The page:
Car shopping is shifting online, which means more and more people are buying a car that they haven’t seen in person. While the convenience of this prospect is undeniable, there’s also a chance you could get burned. Steve Lehto, consumer protection attorney and Road and Track contributor, said in a recent podcast to never buy a car sight unseen because you often don’t really know what you’re getting. You simply can’t know everything about the car from photographs and the information that a seller provides to the buyer.
Even if you’re not purposely misled, there’s likely something about that car that you won’t like or would have impacted your decision to buy. In Letho’s podcast, he urges people to never buy a car without seeing it in person or having it inspected by someone you hire or trust. While we fully agree with Lehto, we understand that technology is pushing people to buy cars online without actually seeing them up close. Luckily, there are a few things you can do to make sure you buy a good car when you do.
Do Your Homework
You can track down most car histories easily enough with services like Experian, AutoCheck or CarFax. While knowing the vehicle’s documented history is important, it doesn’t show you everything, and sometimes things get left out of a car’s history report. Just because these reports aren’t infallible, doesn’t mean you shouldn’t look over them. It just means you can’t trust them completely.
To get a vehicle history report, go to the National Motor Vehicle Title Information System's website. It will direct you to a number of websites that can issue you a report for a small fee. According to Edmunds, 88 percent of U.S. DMV data is represented in the NMVTIS, which means there’s a good chance the car in question will have at least some information on file.
Get the Car Inspected
In Letho’s podcast, he suggests having the car inspected by someone other than the seller. There are many car selling websites out there that claim to inspect cars themselves. However, when the buyer receives delivery of the car, they realize it has issues. The best way to ensure that the car you’re interested is in good condition is to have a friend or someone you hire look over and drive the car.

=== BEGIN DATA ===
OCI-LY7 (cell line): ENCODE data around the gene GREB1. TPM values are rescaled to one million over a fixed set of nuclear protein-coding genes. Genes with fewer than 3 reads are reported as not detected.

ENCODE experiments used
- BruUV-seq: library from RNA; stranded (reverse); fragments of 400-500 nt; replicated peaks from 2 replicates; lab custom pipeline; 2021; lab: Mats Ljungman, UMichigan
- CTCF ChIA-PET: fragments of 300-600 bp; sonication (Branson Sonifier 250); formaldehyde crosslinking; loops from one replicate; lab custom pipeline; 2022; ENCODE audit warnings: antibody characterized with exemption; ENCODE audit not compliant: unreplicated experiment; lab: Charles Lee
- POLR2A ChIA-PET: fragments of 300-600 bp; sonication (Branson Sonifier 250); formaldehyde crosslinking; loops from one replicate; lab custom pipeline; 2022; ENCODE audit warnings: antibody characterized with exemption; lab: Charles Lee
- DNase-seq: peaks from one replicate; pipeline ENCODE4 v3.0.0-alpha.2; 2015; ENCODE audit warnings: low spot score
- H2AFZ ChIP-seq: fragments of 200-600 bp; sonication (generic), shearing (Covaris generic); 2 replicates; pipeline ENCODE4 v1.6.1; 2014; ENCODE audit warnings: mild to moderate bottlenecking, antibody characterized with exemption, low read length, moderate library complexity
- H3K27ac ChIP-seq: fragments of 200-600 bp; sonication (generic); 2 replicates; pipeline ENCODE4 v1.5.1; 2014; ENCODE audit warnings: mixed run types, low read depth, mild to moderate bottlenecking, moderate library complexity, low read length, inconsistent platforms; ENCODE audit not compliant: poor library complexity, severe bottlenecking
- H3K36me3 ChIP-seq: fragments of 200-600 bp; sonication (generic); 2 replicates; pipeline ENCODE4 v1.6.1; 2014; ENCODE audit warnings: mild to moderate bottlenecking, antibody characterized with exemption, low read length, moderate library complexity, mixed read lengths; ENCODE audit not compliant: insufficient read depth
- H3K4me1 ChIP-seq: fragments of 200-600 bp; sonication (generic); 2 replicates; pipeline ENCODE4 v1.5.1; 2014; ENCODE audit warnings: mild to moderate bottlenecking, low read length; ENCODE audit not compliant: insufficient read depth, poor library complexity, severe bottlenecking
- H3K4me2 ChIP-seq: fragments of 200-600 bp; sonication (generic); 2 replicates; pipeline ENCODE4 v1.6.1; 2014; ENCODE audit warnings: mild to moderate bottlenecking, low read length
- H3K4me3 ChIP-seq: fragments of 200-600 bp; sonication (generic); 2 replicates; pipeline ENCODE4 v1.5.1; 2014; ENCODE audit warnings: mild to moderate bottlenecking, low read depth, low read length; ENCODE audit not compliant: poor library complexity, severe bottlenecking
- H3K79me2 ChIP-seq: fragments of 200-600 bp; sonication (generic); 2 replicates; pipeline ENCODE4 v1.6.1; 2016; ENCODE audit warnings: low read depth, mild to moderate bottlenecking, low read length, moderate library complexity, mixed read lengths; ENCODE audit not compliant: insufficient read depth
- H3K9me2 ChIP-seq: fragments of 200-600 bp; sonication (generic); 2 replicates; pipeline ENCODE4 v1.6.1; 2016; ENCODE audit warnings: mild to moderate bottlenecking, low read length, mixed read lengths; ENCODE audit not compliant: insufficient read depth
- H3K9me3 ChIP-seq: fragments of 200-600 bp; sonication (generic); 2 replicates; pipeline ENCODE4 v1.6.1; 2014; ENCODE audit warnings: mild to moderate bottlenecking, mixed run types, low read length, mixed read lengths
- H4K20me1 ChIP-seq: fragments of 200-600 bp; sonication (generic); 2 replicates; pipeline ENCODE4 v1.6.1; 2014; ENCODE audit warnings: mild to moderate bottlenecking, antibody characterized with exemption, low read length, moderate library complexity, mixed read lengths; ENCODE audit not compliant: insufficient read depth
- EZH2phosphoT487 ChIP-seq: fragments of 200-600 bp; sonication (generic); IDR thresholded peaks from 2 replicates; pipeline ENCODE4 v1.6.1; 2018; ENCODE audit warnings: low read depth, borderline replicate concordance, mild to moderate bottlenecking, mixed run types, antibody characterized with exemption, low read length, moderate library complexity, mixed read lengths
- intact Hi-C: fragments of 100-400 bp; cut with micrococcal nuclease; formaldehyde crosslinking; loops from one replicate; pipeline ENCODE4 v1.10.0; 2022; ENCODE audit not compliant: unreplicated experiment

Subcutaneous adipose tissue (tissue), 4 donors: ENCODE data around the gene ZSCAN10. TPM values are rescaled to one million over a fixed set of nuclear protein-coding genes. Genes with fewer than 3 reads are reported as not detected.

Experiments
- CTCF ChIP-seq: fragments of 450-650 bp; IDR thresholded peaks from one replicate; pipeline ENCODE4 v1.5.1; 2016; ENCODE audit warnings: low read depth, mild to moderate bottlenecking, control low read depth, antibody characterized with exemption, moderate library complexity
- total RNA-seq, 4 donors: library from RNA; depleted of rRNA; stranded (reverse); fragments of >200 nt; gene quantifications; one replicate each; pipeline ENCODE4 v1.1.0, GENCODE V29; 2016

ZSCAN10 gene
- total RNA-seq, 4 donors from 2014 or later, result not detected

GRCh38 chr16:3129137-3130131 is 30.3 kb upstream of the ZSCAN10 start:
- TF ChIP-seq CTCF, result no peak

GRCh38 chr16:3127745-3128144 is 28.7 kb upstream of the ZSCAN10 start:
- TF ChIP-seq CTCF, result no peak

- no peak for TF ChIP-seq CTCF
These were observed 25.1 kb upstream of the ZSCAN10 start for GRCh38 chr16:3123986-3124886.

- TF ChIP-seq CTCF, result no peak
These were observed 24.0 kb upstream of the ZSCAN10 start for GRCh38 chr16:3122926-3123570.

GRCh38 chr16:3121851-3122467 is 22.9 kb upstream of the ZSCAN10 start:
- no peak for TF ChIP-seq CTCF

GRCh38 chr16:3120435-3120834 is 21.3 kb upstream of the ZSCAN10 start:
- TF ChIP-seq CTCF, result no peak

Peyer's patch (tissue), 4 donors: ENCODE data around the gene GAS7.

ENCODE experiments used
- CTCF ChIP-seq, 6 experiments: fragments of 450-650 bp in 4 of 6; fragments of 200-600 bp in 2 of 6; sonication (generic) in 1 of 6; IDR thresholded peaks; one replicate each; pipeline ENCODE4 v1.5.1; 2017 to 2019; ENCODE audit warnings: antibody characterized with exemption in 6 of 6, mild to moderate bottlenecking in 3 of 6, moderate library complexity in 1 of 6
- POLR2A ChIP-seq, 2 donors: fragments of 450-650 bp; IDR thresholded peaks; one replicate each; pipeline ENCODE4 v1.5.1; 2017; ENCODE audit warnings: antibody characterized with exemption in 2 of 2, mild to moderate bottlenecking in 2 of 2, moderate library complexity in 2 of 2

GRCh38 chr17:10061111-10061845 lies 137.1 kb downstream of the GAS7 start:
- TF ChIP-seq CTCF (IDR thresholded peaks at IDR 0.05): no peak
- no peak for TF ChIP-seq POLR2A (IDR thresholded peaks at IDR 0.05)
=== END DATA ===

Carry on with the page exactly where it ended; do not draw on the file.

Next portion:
At the very least hire a person to do a point-by-point inspection. Websites like WeGoLook offer services where a car inspector will go out to the seller of the car and look over the vehicle for you. Some car inspection companies, like CARCHEX, offer a test drive service as well as a detailed point-by-point inspection, which is preferable because there are some things you can’t tell until you actually drive the car.
Make Sure You’re Protected
Read the fine print. Too often people buy a car as is. When the vehicle that shows up at their door isn’t what they expected, they’re either in for a long legal fight or simply stuck with a car they have no desire to own. Read over the seller’s contract carefully, and if you see anything you don’t like, bring it up to the person selling the car. If they really want to sell, they’ll work with you.
Don’t think you have the skills to understand the contract yourself? Have an attorney look over the document. This may seem like more hassle than it’s worth. However, if you don’t have the contract looked over by a legal professional, you could get stuck with an undesireable car.
Shop at the Right Website
You shouldn't buy a car sight unseen at just any website. Many people buy cars sight unseen on Craigslist or eBay, but you have to know how to do it right in order to not fall victim to a scam. There are some new car selling websites out there that streamline the car buying process and try to do their best to protect the shopper.
Carvana is one of them. At Carvana, you can search for a car, do a 360-degree virtual tour of the vehicle, get financing and make a purchase all online. Once you buy the car, you have the choice of having it delivered to your house or you can pick it up from one of the company’s vehicle vending machines. Carvana does its own inspection process and looks at a vehicle’s history report for you. Basically, the company tries to cut out all the work for you.
Carvana isn’t the only car company taking a new approach to sight unseen car buying. Beepi was a major player in this segment of the industry with a system similar to Carvana. However, Beepi recently merged with Fair.com, and it is unclear as of yet how things will go in the future. As time goes on, we’re likely to see more of these types of websites pop up.
Does Buying Sight Unseen Scare You? Don’t Do It
If you’re at all uncomfortable purchasing a car without seeing it in person first, don’t do it. There are plenty of other options out there, from shopping online for a car near you that you can then go test drive to going down the road to the nearest dealership and talking with one of the sales representatives. Car shopping may be shifting to a more online model, but that doesn't mean you have to be an early adopter or jump on the sight unseen car shopping bandwagon.
The safest way to shop for a car is still to go look at it yourself and test drive the vehicle. That way you’ll not only be sure the car is in the condition it’s supposed to be in, but you’ll also be able to tell if the car you think you want is really right for you. Many people go test drive a car and realize it’s not the right vehicle for them. Test drives and in-person inspections may not be necessary anymore, but they still make a lot of sense.